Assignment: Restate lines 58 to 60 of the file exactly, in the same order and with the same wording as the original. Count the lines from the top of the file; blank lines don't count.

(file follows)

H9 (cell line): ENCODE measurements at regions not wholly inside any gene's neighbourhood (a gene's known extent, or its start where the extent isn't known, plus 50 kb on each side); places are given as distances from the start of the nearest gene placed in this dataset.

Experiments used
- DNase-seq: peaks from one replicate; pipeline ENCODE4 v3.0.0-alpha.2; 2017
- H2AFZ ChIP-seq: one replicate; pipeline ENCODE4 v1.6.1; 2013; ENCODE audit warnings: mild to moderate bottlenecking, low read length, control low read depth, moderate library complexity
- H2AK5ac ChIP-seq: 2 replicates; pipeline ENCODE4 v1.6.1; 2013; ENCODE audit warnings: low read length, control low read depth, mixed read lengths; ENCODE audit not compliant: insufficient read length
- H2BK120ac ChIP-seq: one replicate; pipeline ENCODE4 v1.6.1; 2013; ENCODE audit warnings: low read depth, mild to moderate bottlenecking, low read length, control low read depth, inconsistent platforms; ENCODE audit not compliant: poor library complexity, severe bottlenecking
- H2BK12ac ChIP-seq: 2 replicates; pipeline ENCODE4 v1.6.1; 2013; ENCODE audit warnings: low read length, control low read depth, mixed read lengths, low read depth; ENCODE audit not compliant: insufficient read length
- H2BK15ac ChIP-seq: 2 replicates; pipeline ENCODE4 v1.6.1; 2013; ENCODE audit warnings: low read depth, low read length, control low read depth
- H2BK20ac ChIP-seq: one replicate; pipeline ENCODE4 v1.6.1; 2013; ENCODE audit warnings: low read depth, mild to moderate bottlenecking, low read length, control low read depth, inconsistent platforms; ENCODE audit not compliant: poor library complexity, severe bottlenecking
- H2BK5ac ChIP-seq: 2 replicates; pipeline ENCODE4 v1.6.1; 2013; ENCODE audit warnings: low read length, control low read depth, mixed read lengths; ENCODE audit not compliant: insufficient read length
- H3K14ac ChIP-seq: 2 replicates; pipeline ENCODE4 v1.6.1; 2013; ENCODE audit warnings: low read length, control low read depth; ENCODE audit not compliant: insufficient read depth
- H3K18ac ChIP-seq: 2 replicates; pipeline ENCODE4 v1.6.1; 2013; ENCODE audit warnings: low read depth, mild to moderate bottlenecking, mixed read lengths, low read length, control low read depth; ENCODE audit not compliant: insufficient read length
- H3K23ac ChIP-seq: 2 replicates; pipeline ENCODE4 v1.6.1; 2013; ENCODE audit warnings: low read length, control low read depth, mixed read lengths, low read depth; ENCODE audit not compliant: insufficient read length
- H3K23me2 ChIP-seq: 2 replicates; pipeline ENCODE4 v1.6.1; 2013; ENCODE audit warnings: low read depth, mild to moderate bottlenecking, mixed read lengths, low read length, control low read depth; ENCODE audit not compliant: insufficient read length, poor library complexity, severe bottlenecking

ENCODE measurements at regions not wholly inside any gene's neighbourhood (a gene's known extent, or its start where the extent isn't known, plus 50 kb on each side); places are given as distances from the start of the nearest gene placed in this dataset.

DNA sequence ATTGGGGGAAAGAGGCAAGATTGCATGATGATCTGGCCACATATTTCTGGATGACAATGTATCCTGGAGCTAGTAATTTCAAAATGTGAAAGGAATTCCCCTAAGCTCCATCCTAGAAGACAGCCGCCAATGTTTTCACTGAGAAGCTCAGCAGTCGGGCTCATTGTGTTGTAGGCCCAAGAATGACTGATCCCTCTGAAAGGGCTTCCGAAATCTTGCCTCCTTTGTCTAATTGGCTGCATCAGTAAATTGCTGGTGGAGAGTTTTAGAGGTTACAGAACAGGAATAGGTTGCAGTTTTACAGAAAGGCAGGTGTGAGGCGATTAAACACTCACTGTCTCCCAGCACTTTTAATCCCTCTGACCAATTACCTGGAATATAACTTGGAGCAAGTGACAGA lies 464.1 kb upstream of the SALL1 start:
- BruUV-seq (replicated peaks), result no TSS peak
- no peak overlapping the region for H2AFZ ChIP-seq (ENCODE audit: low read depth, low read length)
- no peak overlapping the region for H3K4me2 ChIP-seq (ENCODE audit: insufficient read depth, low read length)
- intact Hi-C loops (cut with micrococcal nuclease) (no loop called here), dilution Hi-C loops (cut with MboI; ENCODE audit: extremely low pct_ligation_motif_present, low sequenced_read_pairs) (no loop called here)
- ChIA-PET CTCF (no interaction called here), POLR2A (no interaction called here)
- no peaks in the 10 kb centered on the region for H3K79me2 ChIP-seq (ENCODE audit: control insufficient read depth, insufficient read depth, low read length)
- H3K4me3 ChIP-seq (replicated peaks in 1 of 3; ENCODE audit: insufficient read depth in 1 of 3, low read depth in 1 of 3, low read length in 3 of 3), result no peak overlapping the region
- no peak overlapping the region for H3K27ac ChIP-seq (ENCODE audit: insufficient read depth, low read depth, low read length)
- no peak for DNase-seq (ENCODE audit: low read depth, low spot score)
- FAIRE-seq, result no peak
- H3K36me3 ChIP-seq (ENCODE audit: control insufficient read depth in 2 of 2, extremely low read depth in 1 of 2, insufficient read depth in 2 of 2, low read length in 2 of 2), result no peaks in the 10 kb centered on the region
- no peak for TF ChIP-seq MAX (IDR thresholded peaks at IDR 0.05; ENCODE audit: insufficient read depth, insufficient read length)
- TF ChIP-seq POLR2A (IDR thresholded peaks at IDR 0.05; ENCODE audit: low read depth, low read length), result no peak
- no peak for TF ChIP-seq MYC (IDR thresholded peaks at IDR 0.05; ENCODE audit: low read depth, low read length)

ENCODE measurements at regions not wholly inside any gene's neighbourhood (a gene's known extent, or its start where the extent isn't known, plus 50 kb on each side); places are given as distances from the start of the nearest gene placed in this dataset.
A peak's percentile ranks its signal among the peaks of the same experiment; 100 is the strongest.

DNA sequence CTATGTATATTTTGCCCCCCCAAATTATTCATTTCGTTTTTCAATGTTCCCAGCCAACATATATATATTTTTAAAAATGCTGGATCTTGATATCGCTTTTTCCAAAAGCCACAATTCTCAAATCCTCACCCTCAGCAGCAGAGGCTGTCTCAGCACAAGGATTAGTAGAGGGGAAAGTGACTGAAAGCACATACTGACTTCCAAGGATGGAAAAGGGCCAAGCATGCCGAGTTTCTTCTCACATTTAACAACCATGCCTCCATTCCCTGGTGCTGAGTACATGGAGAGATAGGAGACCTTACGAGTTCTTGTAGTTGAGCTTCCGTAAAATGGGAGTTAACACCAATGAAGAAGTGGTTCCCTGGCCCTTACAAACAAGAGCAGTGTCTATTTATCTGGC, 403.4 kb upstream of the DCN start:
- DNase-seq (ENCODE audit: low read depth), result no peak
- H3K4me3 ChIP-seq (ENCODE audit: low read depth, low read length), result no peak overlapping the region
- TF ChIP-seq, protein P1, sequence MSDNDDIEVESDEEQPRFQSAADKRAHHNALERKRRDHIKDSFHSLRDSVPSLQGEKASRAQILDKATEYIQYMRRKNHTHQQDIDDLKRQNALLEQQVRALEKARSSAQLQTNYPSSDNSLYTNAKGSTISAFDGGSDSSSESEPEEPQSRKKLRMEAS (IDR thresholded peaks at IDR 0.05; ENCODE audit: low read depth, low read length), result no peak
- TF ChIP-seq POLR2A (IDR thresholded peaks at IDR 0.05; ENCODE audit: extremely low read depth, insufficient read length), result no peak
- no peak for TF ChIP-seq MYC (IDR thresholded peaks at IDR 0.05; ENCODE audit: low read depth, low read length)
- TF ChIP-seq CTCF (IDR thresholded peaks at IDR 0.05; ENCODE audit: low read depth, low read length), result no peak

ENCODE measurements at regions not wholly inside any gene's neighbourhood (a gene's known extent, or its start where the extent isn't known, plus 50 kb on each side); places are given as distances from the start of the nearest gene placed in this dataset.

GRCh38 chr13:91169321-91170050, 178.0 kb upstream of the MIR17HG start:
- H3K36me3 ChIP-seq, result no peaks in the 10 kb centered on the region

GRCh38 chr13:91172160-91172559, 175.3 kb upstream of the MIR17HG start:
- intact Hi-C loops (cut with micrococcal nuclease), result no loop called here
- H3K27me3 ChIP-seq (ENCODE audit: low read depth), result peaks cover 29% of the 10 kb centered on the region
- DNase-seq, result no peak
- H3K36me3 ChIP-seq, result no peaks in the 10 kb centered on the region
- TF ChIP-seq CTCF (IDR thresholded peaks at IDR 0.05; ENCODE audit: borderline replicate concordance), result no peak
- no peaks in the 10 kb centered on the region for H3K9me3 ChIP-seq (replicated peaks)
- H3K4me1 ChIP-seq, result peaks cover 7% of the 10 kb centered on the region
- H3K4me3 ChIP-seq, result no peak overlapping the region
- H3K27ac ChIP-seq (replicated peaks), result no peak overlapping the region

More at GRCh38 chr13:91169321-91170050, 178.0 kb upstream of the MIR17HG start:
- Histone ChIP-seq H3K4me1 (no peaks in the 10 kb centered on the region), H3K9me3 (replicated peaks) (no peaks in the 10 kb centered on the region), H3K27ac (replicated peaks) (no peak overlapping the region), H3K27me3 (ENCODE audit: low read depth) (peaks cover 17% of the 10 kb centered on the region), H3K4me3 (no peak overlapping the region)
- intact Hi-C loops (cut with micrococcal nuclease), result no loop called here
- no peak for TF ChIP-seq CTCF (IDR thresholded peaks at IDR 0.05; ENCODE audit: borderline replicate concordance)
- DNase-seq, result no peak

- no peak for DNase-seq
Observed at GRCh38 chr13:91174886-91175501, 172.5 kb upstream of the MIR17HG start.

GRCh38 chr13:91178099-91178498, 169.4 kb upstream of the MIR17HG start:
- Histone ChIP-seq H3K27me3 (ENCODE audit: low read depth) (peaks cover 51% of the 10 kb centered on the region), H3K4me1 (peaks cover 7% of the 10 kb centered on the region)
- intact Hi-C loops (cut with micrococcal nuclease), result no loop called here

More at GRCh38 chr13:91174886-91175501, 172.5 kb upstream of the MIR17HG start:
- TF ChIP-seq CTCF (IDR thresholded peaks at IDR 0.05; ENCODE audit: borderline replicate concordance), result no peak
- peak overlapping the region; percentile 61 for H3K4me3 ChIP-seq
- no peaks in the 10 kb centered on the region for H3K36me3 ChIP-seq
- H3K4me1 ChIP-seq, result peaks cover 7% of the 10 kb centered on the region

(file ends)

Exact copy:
- no peak for DNase-seq
Observed at GRCh38 chr13:91174886-91175501, 172.5 kb upstream of the MIR17HG start.

GRCh38 chr13:91178099-91178498, 169.4 kb upstream of the MIR17HG start: